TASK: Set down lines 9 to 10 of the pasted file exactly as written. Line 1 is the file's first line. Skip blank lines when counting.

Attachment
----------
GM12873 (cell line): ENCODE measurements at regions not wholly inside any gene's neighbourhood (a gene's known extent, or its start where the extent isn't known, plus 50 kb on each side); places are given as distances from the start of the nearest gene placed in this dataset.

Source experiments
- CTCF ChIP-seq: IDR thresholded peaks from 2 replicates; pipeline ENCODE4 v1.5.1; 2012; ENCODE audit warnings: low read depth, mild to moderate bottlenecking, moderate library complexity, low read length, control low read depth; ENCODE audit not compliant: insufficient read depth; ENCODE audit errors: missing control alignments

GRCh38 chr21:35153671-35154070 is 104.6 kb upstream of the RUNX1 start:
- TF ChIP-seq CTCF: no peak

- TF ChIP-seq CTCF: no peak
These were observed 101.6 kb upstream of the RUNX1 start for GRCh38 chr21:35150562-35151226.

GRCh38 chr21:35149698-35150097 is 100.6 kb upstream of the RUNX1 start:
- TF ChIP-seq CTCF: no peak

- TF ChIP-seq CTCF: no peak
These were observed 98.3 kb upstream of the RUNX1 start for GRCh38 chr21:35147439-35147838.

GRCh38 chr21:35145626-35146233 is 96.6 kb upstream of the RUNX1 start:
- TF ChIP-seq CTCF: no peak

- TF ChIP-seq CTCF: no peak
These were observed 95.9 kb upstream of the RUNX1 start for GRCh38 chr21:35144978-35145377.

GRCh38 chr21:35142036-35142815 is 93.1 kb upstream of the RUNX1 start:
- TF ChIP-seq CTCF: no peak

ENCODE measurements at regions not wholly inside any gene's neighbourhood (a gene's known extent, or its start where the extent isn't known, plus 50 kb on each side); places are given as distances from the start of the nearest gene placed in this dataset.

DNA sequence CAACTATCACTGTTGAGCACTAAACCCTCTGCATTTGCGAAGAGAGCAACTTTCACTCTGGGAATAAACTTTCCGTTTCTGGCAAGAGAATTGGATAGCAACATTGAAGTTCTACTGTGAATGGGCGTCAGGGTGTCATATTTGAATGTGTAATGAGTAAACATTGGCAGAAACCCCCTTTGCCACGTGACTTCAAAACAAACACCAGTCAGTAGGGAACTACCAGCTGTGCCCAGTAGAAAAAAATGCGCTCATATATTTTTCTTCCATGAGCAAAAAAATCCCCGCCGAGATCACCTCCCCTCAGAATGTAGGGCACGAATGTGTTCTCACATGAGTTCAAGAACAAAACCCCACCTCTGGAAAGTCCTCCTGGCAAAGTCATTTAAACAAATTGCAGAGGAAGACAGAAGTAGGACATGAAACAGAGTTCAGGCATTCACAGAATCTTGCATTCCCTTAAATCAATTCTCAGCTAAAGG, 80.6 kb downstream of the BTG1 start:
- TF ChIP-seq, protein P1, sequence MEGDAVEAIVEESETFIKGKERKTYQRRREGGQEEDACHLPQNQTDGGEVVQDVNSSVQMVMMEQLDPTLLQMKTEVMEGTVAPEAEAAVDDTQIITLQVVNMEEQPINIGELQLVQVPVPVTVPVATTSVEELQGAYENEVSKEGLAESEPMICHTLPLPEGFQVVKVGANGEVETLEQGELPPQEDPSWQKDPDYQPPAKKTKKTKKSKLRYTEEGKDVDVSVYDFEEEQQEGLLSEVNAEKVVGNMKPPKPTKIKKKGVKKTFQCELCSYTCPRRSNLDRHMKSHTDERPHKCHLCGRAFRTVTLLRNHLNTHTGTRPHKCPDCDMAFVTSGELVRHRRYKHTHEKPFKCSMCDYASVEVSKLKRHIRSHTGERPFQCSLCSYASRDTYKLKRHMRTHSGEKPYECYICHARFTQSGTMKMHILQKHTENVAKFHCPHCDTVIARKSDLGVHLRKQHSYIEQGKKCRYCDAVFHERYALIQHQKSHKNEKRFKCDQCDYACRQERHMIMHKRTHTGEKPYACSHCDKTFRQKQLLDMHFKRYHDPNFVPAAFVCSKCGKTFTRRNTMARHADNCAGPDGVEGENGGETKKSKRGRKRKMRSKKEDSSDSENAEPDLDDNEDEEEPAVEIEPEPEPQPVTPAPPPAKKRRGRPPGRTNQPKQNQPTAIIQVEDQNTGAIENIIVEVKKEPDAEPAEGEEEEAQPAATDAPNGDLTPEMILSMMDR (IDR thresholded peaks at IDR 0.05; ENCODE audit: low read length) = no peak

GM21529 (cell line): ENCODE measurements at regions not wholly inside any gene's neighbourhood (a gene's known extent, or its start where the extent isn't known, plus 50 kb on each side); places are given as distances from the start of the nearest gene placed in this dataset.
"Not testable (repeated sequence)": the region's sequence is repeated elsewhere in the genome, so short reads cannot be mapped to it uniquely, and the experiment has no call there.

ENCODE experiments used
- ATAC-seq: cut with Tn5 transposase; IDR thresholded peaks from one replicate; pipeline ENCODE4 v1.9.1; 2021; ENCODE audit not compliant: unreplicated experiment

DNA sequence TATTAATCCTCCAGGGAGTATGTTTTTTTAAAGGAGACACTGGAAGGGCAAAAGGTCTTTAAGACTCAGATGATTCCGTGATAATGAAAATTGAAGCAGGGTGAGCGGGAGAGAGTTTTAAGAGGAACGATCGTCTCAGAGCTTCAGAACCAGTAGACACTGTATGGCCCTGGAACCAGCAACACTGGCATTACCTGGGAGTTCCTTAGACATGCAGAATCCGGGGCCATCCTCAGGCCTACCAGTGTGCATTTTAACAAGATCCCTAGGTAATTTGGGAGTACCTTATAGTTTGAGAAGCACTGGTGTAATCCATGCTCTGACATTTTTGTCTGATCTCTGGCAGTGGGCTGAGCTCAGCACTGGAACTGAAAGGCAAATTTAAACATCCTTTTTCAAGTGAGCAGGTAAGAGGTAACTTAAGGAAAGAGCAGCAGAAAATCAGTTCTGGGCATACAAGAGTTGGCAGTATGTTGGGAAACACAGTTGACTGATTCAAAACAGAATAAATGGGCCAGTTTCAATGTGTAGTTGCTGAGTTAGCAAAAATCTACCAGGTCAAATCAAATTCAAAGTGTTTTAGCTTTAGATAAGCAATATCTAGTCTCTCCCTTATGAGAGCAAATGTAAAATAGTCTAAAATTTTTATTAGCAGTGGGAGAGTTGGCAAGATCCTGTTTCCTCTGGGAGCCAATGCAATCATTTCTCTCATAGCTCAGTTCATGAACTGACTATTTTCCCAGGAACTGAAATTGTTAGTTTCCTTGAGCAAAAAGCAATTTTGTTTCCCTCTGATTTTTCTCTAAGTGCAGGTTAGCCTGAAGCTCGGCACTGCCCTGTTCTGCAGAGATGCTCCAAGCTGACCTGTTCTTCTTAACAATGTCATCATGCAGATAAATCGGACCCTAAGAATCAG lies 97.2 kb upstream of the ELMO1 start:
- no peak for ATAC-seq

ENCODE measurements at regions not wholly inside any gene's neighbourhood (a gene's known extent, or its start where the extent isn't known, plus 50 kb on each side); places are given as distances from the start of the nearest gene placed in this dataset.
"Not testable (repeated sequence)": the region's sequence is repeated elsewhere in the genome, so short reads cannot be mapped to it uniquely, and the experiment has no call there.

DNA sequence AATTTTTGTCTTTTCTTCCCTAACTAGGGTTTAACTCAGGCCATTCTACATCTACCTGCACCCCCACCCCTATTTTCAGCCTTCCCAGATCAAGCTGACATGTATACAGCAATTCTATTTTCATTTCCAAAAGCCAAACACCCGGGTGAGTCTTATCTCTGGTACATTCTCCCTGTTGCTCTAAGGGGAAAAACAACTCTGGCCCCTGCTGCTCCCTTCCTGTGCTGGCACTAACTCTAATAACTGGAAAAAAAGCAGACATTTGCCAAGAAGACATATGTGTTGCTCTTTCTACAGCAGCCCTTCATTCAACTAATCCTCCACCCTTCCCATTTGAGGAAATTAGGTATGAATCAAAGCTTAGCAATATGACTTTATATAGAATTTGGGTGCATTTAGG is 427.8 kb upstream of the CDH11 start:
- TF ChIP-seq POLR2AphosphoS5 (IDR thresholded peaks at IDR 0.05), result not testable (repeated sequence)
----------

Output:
- TF ChIP-seq CTCF: no peak

- TF ChIP-seq CTCF: no peak